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Heart Disease Health Center

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Novel Pacemaker Resynchronizes Failing Hearts

WebMD Health News

March 20, 2001 (Orlando, Fla.) -- A new pacemaker device that resynchronizes the beating heart so that both chambers work efficiently is the first effective treatment for a type of heart failure that affects about 750,000 Americans, according to research presented here Tuesday at the American College of Cardiology meeting.

"After just six months with the special pacemaker, 69% of the patients had a significant improvement in quality of life," William Abraham, MD, tells WebMD. Abraham headed up the MIRACLE, meaning Multicenter InSync Randomized Clinical Evaluation, trial. He says that means the difference between being bedridden, struggling to breathe, or being "able to accomplish most activities of daily living."

Normally, the two atria and two ventricles work together, contracting and relaxing to pump blood out of the heart. But in people with heart failure, the heart no longer pumps efficiently. As a result, the heart enlarges and struggles to do its work. Symptoms include difficulty breathing, fluid retention, and extreme fatigue. About 5 million Americans have congestive heart failure, and the number continues to grow because risk increases with age.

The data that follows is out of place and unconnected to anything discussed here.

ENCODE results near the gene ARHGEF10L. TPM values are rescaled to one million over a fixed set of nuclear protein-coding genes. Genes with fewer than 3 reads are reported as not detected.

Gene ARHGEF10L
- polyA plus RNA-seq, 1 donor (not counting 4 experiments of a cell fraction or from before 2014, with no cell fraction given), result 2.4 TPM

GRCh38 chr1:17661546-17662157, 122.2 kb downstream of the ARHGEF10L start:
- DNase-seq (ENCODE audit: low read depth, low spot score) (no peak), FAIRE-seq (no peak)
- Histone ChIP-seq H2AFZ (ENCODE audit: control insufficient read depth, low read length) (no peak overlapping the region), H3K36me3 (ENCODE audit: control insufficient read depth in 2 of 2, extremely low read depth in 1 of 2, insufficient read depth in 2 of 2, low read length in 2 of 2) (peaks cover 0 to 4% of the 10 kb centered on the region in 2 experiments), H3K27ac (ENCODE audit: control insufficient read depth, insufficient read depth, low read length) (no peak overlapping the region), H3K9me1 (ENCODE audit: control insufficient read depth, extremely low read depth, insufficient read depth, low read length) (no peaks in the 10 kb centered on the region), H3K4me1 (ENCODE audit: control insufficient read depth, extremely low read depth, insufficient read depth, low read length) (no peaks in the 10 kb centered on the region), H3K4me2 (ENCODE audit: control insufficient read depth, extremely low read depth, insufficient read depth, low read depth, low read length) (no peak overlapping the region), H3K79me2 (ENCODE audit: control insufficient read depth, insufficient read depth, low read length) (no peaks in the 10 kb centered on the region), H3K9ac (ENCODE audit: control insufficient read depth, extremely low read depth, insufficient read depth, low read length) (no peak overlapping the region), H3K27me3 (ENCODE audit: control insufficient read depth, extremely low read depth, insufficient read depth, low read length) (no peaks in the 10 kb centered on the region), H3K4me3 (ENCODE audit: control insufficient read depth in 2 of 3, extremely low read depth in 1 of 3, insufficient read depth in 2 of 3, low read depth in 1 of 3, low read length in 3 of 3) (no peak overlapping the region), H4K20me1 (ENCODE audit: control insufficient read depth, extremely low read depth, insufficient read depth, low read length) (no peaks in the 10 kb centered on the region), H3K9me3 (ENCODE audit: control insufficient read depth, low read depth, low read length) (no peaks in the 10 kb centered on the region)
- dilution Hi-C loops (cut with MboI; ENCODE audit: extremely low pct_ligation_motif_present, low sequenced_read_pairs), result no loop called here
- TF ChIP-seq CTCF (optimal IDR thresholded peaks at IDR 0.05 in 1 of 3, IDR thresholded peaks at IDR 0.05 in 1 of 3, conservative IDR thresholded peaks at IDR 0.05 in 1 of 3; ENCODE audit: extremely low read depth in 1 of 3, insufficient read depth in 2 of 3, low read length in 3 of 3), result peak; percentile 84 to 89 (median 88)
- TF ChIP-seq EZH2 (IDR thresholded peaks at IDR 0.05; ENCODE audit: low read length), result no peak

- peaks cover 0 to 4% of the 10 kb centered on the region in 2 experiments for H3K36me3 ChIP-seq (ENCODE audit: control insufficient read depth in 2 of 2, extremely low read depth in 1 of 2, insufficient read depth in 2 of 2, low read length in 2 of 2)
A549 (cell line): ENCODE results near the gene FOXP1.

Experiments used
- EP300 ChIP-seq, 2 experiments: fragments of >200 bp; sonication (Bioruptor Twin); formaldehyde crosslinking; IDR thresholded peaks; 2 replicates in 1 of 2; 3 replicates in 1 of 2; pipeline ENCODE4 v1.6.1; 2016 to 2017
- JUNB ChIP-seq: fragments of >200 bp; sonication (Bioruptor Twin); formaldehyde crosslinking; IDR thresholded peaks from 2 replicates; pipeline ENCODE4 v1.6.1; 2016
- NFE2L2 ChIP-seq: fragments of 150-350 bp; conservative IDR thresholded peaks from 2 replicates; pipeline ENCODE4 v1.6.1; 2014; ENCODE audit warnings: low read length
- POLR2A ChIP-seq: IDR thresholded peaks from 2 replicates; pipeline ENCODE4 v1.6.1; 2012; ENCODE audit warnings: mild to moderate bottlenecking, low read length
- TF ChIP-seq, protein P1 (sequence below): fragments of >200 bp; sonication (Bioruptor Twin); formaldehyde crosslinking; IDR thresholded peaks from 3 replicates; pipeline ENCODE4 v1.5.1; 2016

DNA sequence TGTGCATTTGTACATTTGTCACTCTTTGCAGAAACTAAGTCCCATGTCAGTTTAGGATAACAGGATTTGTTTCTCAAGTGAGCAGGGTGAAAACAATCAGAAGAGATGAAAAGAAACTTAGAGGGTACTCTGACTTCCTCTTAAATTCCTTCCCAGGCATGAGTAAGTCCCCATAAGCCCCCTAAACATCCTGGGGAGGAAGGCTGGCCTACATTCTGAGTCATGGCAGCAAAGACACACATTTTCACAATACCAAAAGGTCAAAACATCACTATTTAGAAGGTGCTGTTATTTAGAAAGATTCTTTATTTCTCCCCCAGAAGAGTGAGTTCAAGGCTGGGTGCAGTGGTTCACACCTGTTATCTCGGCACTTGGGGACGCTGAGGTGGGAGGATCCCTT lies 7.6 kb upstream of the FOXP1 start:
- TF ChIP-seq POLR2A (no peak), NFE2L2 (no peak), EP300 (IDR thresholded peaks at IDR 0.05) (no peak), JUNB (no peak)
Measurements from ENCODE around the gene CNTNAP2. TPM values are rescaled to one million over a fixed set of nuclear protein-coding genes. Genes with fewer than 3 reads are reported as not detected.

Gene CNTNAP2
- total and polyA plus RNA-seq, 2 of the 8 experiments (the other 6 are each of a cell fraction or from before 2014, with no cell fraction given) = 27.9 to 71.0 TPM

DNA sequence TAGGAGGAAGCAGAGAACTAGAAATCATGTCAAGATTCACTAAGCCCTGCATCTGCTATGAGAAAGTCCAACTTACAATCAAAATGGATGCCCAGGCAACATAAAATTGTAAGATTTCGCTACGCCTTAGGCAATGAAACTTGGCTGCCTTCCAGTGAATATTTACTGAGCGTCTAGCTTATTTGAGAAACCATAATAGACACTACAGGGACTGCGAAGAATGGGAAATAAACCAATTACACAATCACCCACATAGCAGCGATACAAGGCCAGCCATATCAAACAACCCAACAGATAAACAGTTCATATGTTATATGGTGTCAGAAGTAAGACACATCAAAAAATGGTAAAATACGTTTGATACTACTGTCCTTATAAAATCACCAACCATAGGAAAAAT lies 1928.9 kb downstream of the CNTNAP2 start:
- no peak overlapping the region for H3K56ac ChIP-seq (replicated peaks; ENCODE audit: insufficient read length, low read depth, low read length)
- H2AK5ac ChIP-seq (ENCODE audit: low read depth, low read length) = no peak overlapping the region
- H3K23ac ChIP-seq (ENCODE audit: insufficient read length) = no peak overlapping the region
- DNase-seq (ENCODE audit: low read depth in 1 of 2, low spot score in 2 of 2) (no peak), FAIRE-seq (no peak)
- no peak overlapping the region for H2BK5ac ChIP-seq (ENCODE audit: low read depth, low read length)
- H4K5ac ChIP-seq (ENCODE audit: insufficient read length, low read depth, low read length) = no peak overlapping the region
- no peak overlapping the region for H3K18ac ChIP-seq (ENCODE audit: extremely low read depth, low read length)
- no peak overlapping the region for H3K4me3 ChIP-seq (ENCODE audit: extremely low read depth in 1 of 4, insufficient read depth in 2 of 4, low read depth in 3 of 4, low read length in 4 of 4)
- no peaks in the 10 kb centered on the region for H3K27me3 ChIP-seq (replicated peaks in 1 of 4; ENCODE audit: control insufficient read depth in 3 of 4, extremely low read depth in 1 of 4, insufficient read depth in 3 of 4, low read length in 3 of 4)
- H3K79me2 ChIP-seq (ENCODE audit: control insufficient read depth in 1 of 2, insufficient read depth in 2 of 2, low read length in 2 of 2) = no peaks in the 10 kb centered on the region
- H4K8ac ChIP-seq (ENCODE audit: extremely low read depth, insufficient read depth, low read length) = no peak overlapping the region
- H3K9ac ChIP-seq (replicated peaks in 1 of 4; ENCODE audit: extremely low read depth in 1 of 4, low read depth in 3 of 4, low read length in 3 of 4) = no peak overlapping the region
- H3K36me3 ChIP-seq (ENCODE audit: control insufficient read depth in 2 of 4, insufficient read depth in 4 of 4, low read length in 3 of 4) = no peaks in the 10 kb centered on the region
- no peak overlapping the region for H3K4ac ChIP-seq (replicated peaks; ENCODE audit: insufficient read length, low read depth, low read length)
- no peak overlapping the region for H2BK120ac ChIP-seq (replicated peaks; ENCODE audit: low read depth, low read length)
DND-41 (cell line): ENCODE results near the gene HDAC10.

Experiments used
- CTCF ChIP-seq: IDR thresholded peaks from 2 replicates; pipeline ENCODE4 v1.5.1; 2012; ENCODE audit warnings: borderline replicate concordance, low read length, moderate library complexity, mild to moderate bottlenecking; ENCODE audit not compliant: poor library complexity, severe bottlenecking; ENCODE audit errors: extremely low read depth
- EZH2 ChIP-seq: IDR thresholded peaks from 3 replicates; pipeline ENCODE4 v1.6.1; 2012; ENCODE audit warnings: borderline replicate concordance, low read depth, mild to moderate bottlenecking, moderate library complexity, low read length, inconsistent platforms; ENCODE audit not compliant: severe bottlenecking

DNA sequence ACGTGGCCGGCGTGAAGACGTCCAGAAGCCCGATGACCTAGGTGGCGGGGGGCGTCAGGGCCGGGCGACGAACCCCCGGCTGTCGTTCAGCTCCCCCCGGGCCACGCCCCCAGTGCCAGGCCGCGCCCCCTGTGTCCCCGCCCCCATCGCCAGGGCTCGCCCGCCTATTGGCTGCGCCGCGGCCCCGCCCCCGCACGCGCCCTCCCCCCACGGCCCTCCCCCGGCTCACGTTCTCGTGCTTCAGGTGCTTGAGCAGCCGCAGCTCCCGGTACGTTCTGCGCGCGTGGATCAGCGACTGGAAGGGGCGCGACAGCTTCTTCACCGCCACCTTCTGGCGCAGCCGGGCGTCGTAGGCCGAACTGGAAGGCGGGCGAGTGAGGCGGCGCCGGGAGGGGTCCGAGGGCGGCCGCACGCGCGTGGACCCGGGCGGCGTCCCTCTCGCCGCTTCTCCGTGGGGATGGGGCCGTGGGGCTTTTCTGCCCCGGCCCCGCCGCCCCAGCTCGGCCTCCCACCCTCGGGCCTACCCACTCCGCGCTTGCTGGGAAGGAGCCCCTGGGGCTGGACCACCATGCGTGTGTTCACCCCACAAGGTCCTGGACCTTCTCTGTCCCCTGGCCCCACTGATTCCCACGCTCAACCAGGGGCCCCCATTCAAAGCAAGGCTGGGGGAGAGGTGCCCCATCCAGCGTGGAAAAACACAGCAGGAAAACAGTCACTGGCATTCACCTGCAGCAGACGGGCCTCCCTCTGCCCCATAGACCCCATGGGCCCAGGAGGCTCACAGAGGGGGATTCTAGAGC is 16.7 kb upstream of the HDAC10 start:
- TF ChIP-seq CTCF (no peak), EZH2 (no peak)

About one in four people with severe heart failure also has a faulty electrical system that causes a type of irregular heartbeat in which the right and left sides of the heart are out of sync, like a grandfather clock that ticks when it should tock. None of the current heart failure drugs effectively help these people, he says.

The pacemaker has three wires or leads: One is threaded into the left ventricle of the heart, one in the right ventricle, and the third is placed in the atrium. In this study, 266 patients were implanted with the devices, but in 132 patients, the devices were not turned on, says Abraham, who is chief of cardiovascular medicine at the University of Kentucky Hospital in Lexington. The study was completed in six months. "At that time, we asked the control group if they wanted their pacemakers turned on and universally, they did," Abraham says.

Sidney Smith, MD, chief science officer for the American Heart Association, tells WebMD that the pacemaker therapy is "very impressive because there really isn't anything else for these people." He says that while pacemaker technology is commonly used to correct irregular heartbeats, "using it for heart failure patients is a new application."

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